Quick facts

Common names: black grouse, blackgame

Scientific name: Tetrao tetrix

Family: Phasianidae (pheasants and grouse)

Habitat: farmland, moorland, heathland

Diet: buds, shoots, grass, berries

Predators: golden eagles, hen harriers, foxes

Origin: native

What do black grouse look like?

Males are blue-black with a bright red marking above the eye, a fan tail and white stripes on the wings. They are similar in size to a domestic hen. Females are slightly smaller than males and are a mottled greyish brown in colour.

Not to be confused with: capercallie. The female black grouse is similar to the female capercaillie, however the black grouse doesn’t have the capercaillie’s orange-brown throat.

What do black grouse eat?

Adults enjoy a diet made up of buds, shoots, grass and, during the autumn and winter months, berries. Chicks are fed a diet of insects for the first few weeks of their lives, gradually increasing the amount of plant matter they consume as they become independent.

Credit: Markus Varesvuo / naturepl.com

How do black grouse breed?

Breeding season usually takes place from early April to mid-May, when males take part in the ‘lek’ – an ostentatious display in order to attract a mate. Males gather together to display by fanning out their tails, fluffing up their wings and making a range of noises. This is all to get the attention of the females, who will watch the display before choosing a male to mate with.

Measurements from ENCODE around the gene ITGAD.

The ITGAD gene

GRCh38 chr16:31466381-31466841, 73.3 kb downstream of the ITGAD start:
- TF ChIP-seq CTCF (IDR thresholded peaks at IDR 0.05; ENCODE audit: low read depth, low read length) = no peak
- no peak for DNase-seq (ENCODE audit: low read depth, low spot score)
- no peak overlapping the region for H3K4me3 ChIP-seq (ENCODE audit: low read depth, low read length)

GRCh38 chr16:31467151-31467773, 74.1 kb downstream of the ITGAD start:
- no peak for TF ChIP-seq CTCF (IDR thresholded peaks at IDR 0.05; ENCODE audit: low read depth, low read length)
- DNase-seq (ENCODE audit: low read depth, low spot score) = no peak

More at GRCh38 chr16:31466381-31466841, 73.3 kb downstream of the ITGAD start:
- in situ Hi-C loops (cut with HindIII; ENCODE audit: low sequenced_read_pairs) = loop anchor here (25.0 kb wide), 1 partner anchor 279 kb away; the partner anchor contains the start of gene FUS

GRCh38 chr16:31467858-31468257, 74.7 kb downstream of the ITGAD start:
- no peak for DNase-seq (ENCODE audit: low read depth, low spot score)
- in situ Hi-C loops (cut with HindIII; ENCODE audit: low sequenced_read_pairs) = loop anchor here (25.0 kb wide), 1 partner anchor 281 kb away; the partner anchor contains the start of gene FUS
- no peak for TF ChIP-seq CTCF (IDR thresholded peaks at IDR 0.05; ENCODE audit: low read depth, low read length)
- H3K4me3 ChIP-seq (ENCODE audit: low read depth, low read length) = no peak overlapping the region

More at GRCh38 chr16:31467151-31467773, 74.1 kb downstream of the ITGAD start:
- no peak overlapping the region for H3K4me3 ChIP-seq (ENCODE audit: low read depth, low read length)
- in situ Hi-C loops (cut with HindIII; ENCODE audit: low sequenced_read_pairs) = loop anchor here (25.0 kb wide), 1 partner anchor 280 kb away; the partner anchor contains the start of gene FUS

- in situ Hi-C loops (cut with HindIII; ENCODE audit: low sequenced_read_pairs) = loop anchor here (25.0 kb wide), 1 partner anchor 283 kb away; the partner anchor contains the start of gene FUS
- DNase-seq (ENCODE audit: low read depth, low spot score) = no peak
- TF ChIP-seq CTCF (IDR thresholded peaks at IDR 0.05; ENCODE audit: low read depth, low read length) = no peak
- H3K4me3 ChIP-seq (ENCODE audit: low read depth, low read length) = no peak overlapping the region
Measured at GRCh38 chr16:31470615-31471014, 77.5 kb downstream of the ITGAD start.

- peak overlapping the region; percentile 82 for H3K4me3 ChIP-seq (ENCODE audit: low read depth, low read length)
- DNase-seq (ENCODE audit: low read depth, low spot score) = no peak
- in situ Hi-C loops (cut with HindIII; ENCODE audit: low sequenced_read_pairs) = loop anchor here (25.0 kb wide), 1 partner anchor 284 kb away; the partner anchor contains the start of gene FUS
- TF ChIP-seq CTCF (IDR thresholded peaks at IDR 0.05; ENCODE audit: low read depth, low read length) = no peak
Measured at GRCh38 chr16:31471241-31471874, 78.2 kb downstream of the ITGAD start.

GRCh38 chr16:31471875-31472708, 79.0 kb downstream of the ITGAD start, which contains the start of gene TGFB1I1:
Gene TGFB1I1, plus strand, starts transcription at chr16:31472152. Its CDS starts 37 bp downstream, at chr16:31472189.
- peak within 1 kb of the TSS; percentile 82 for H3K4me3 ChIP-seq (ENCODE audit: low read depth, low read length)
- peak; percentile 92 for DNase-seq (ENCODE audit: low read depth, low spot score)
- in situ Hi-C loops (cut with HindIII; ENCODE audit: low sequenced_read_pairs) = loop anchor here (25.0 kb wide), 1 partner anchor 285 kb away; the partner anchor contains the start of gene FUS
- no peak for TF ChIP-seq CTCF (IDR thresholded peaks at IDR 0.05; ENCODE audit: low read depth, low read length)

Nests are built on the ground in May, usually lined with moss and located in a discreet area surrounded with vegetation. Around 6-10 eggs are laid, which hatch after almost a month of incubation. Chicks become independent at about three months old.

Where do black grouse live?

Black grouse live in the upland areas of Scotland predominantly, although there are some small populations in northern England and Wales.

Did you know?

The Famous Grouse whiskey producers support black grouse conservation work.

Signs and spotting tips

Listen out for the distinctive calls made during the breeding season, which it’s said can be heard from up to 4km away. Make sure you stay out of the way during this time so not to disturb the birds.

Threats and conservation

The black grouse is in serious decline in the UK. It is listed as a Red (high concern) species under the Red List for Birds of Conservation Concern (2015) and there are many explanations for its significant decline. Climate change, changes in agricultural practices, and increased grazing by sheep and other animals are all contributing factors.

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